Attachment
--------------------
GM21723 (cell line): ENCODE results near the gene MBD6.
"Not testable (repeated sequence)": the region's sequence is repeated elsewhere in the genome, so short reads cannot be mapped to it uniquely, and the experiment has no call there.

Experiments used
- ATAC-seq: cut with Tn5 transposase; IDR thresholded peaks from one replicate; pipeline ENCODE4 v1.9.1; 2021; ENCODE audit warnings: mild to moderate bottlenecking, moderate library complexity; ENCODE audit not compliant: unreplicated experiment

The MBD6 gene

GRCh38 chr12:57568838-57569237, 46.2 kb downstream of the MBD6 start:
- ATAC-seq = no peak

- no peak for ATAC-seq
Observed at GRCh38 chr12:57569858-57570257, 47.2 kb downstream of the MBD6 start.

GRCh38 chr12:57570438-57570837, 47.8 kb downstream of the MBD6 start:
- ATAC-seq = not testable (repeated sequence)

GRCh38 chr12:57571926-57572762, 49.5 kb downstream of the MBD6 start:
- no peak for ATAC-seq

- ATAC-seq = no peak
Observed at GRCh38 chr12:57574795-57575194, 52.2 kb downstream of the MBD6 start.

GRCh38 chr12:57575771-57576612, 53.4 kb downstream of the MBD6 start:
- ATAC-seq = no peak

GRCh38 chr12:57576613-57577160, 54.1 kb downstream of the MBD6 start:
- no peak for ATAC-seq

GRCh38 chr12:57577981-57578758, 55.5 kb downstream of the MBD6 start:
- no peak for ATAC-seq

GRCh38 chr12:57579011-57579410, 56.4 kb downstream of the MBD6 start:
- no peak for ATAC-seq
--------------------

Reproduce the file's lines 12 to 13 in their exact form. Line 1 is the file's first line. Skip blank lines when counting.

GRCh38 chr12:57571926-57572762, 49.5 kb downstream of the MBD6 start:
- no peak for ATAC-seq